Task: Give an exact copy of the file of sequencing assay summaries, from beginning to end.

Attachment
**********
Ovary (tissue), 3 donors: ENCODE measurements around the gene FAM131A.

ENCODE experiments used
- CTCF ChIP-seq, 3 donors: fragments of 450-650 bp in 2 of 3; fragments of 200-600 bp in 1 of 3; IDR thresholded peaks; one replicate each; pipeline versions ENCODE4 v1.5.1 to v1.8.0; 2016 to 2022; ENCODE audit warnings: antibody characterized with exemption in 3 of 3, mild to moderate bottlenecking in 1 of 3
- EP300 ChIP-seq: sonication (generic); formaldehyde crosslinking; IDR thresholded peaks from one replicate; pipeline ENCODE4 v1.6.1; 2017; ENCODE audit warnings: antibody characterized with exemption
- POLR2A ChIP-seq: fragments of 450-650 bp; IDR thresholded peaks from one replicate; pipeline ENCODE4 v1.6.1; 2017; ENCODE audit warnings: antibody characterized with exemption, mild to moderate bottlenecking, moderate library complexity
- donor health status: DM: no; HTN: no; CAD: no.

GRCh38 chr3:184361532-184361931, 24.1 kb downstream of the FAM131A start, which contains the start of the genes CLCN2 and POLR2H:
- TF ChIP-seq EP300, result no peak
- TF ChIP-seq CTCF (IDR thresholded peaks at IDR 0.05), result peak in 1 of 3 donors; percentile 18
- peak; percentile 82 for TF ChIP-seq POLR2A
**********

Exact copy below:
Ovary (tissue), 3 donors: ENCODE measurements around the gene FAM131A.

ENCODE experiments used
- CTCF ChIP-seq, 3 donors: fragments of 450-650 bp in 2 of 3; fragments of 200-600 bp in 1 of 3; IDR thresholded peaks; one replicate each; pipeline versions ENCODE4 v1.5.1 to v1.8.0; 2016 to 2022; ENCODE audit warnings: antibody characterized with exemption in 3 of 3, mild to moderate bottlenecking in 1 of 3
- EP300 ChIP-seq: sonication (generic); formaldehyde crosslinking; IDR thresholded peaks from one replicate; pipeline ENCODE4 v1.6.1; 2017; ENCODE audit warnings: antibody characterized with exemption
- POLR2A ChIP-seq: fragments of 450-650 bp; IDR thresholded peaks from one replicate; pipeline ENCODE4 v1.6.1; 2017; ENCODE audit warnings: antibody characterized with exemption, mild to moderate bottlenecking, moderate library complexity
- donor health status: DM: no; HTN: no; CAD: no.

GRCh38 chr3:184361532-184361931, 24.1 kb downstream of the FAM131A start, which contains the start of the genes CLCN2 and POLR2H:
- TF ChIP-seq EP300, result no peak
- TF ChIP-seq CTCF (IDR thresholded peaks at IDR 0.05), result peak in 1 of 3 donors; percentile 18
- peak; percentile 82 for TF ChIP-seq POLR2A